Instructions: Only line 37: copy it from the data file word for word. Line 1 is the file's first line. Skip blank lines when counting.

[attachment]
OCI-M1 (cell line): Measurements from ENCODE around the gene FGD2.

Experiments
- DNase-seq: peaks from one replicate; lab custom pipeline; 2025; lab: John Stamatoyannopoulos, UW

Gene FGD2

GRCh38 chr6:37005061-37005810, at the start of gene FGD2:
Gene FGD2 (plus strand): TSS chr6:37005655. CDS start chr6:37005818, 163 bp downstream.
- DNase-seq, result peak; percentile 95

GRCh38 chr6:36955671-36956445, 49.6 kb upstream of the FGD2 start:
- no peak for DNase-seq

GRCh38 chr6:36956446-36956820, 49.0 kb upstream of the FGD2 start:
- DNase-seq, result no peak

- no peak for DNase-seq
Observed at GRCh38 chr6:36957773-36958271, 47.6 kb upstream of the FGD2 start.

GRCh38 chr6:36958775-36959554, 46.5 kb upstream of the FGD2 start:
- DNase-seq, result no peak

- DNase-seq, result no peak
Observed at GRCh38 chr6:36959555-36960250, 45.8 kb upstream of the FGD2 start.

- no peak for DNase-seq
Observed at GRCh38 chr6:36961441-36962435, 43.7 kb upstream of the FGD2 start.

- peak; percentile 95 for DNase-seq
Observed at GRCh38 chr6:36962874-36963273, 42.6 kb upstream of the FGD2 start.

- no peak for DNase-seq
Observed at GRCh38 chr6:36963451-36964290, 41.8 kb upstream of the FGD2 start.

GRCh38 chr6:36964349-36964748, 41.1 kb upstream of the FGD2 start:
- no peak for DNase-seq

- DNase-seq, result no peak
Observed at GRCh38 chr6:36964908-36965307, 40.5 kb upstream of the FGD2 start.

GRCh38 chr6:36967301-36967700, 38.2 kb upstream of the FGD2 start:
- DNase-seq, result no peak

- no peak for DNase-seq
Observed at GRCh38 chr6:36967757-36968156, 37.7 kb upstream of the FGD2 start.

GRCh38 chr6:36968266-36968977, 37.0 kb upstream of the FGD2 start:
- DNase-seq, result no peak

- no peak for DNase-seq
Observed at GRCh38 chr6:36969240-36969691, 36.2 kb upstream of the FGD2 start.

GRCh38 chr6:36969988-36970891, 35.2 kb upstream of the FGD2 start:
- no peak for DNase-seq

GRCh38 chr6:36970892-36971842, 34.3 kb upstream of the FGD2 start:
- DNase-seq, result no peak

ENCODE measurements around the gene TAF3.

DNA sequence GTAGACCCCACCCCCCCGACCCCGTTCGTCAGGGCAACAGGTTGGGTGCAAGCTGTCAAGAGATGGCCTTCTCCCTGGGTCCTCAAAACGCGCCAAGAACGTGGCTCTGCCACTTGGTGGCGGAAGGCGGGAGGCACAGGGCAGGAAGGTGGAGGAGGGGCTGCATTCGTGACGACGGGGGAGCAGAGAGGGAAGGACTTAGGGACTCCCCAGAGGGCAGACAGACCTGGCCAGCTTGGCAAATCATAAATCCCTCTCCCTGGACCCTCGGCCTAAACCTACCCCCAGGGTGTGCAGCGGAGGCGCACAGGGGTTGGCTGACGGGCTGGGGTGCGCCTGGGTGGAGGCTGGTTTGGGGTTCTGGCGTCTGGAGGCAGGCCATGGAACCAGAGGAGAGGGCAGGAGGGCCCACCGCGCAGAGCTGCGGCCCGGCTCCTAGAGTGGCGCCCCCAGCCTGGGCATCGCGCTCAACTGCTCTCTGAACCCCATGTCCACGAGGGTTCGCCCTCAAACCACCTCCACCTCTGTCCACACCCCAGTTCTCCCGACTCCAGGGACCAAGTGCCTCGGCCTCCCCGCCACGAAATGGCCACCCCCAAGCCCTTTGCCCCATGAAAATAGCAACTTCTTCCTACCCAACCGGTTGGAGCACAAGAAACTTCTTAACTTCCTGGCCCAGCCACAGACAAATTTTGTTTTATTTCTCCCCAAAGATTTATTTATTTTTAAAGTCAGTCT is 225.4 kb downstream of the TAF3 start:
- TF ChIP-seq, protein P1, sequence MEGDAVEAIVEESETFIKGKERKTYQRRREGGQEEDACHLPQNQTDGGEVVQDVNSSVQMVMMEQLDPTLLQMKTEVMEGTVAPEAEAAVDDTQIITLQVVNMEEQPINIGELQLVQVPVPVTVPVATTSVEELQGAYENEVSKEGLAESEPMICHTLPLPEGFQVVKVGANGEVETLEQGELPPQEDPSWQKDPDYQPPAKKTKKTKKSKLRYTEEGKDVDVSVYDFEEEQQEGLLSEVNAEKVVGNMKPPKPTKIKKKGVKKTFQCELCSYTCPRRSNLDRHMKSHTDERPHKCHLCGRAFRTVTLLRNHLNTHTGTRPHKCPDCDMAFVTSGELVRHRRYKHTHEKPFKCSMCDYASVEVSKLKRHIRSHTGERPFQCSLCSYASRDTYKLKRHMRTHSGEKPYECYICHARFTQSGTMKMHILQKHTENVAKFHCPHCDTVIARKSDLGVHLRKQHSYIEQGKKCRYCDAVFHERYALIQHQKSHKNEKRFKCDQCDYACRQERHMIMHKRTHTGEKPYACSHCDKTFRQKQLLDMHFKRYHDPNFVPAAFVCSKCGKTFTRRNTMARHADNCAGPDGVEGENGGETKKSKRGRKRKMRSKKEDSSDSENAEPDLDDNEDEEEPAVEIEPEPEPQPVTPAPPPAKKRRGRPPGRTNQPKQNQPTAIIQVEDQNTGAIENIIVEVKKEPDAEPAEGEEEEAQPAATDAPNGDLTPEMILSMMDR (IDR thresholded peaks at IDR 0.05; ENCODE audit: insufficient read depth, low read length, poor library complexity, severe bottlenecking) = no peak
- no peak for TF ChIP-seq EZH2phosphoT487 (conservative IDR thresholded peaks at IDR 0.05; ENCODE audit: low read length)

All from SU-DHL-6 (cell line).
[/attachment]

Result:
- no peak for DNase-seq